Book Review: GoodFella (2013)
Craig Bellamy glares at you from the front of this book. There is no champagne shot of a goal being scored, or a cup being lifted into the sky. It is you and him, and no one else is around. This is not a Vogue fashion shoot. It is nearly football’s version of the Munch’s ‘The Scream’ because you are forced to look into Bellamy eyes. There is no other option. The eyes are laboured. You can see the stresses of the world etched into his face, the dressing room bust ups, the manager rows, the night club misunderstandings, and the constant chasing of a dream that just seemed out of reach.
Life seems to have been one big struggle on and off the pitch for this Welshman and dressed in the latest smart casual clothing, but hunched up against a random wall, Bellamy cuts a totally different figure from the short and young blistering striker that dominated the East Anglian football scene in the late nineties.
It is a bit of a shock. When young tearaway strikers burst on to the scene, their image gets etched in time. Regardless of whatever he did after that World Cup game in 1998, Michael Owen’s career is dominated in the national press by that mazy run against the Argentinean defence that sent England fans on to their feet in adulation. For me, being from the flat lands of the East, Craig Bellamy will always remain stuck at 19 years of age lighting up a desperately average Norwich side of the late nineties against an Ipswich Town team that always flirted with the playoffs, but never quite started a solid relationship with the Premier League. Bellamy had no right to grow older.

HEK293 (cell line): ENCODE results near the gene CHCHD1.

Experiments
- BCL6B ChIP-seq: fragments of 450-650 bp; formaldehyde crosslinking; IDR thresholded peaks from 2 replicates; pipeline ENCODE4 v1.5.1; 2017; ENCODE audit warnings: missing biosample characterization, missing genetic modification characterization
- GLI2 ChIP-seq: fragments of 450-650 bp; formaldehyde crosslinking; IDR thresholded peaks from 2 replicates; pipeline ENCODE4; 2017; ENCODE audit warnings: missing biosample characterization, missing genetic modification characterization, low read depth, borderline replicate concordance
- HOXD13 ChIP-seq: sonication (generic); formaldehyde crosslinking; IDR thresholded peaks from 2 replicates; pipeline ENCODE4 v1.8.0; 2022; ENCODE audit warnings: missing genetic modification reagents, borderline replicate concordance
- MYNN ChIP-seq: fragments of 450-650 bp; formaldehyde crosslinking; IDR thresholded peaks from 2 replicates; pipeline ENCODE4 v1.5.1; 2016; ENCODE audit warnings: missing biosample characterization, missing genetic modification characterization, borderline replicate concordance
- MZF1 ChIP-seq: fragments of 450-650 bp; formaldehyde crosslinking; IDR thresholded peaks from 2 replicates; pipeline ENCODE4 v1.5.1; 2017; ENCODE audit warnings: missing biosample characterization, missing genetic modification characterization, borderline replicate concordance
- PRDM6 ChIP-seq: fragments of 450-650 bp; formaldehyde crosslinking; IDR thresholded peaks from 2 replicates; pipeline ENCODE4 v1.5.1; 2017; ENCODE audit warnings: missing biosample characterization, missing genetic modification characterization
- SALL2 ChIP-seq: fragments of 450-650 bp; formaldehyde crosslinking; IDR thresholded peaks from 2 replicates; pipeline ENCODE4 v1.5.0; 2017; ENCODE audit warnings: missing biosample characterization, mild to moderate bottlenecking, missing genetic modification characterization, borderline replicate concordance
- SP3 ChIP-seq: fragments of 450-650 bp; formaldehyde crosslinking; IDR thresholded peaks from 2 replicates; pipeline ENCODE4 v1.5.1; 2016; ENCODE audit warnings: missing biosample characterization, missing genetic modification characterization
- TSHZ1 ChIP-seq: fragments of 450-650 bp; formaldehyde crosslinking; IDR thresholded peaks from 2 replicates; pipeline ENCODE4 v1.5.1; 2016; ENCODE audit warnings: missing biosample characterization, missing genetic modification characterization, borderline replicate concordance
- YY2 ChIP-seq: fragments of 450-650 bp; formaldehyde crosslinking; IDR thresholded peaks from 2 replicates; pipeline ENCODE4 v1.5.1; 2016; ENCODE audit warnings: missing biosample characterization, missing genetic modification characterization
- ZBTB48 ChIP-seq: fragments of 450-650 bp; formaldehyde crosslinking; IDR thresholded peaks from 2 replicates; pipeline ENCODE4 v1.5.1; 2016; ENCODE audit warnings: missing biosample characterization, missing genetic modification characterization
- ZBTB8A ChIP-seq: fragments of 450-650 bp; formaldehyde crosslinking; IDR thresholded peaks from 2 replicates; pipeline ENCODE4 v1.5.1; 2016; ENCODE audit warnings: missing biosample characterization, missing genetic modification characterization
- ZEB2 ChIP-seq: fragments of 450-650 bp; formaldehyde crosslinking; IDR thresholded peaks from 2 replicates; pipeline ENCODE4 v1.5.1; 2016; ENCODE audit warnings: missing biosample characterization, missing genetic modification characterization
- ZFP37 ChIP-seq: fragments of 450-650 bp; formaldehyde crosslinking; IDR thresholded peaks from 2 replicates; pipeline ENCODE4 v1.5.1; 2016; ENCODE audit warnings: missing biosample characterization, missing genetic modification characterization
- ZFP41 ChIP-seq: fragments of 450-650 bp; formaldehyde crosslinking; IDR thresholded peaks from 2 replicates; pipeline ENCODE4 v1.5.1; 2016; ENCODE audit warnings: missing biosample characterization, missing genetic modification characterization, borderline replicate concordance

The concern about what people might think of him and the desire to right the wrong perceptions of him that have existed in the media throughout the years is a running theme through this book.
Bellamy seems to be on a mission to merely understand himself and on many pages, there are long passages of realisation that his behaviour hurt those who were close to him whether on or off the pitch. Whether this book is a form of psycho-therapy, it is difficult to tell, but you start to wonder whether there was any game, or time at a particular club which Bellamy enjoyed, or whether each spell around the UK ended in acrimony, misunderstanding, and bitterness. Has Bellamy ever enjoyed playing the game which helped him from veering wildly off course in his early Cardiff years?
This book is not quite the clichéd football biography that dominated the market of five years ago, when through a series of lucky coincidences, a player finds himself scoring the winning goal at the Champions League final. Whilst his school pals were discovering the perils of drugs and glue, as well as joyriding in cars, it is Norwich City Football Club that provides a way out for Bellamy to try and do something more with his life.